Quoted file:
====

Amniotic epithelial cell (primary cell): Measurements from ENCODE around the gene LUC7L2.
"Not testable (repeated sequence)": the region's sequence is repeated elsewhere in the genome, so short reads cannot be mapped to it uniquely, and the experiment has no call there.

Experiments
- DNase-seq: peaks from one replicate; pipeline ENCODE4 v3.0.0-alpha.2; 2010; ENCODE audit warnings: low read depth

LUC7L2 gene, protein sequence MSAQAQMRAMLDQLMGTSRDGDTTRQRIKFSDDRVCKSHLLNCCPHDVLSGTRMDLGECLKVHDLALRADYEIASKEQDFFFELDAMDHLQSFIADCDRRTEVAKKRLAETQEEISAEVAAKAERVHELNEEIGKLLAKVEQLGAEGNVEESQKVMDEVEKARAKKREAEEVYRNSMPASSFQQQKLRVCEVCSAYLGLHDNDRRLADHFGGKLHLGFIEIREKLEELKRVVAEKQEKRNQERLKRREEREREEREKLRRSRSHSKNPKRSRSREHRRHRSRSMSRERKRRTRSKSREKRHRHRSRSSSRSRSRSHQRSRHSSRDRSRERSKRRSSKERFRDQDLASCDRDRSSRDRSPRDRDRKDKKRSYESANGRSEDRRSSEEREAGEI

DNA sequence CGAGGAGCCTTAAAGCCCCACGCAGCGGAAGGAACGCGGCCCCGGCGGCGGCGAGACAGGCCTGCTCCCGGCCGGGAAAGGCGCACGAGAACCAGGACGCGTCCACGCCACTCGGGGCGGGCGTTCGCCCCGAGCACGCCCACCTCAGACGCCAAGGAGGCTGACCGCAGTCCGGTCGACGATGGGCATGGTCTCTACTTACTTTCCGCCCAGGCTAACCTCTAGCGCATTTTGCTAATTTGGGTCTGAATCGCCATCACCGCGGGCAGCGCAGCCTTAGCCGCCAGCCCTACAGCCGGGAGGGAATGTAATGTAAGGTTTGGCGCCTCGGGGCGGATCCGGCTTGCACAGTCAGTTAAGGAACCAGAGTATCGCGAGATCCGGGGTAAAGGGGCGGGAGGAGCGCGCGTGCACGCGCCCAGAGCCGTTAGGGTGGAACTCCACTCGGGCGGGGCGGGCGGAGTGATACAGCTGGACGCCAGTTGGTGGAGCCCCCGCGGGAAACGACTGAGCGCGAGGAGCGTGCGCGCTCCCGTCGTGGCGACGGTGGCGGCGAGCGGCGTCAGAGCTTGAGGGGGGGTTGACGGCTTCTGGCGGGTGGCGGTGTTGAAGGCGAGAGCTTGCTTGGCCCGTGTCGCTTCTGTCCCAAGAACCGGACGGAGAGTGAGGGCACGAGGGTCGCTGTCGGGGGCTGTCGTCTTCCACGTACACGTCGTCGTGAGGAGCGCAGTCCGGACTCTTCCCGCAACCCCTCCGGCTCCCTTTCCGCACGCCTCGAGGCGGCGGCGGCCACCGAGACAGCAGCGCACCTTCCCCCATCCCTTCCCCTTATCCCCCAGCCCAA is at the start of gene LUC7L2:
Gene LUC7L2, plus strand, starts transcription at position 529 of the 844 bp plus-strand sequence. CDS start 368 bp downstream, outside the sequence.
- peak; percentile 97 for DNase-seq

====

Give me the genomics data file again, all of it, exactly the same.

Amniotic epithelial cell (primary cell): Measurements from ENCODE around the gene LUC7L2.
"Not testable (repeated sequence)": the region's sequence is repeated elsewhere in the genome, so short reads cannot be mapped to it uniquely, and the experiment has no call there.

Experiments
- DNase-seq: peaks from one replicate; pipeline ENCODE4 v3.0.0-alpha.2; 2010; ENCODE audit warnings: low read depth

LUC7L2 gene, protein sequence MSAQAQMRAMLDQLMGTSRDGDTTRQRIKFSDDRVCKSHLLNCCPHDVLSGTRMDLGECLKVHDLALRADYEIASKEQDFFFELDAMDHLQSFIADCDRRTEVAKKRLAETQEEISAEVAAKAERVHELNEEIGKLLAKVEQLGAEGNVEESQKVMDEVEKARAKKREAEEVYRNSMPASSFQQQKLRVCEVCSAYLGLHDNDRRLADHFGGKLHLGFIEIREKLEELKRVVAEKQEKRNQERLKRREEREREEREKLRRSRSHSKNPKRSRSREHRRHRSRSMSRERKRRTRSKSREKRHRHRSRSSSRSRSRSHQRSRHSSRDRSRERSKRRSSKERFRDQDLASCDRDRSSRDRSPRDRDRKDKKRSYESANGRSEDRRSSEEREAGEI

DNA sequence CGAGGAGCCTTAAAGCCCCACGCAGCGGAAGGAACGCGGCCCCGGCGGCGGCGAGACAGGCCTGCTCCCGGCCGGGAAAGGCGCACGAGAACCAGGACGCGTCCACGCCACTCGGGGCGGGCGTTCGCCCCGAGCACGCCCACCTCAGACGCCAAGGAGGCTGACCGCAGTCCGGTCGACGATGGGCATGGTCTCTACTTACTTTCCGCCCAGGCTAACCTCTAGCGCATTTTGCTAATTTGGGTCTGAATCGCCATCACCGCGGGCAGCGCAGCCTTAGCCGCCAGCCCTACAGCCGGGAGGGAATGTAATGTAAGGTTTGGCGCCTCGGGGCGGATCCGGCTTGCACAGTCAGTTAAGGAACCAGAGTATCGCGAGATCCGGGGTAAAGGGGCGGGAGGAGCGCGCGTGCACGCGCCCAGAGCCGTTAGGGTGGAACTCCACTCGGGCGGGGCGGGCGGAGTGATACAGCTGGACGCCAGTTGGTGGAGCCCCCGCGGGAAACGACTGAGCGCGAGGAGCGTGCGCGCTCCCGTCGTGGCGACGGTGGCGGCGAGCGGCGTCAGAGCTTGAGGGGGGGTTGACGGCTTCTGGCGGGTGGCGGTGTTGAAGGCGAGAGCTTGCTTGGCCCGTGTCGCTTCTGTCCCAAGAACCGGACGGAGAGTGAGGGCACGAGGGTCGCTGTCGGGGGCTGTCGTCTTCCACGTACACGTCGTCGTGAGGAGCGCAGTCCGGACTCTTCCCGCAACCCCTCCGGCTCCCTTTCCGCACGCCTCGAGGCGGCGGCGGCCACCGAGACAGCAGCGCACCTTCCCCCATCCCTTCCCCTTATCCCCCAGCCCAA is at the start of gene LUC7L2:
Gene LUC7L2, plus strand, starts transcription at position 529 of the 844 bp plus-strand sequence. CDS start 368 bp downstream, outside the sequence.
- peak; percentile 97 for DNase-seq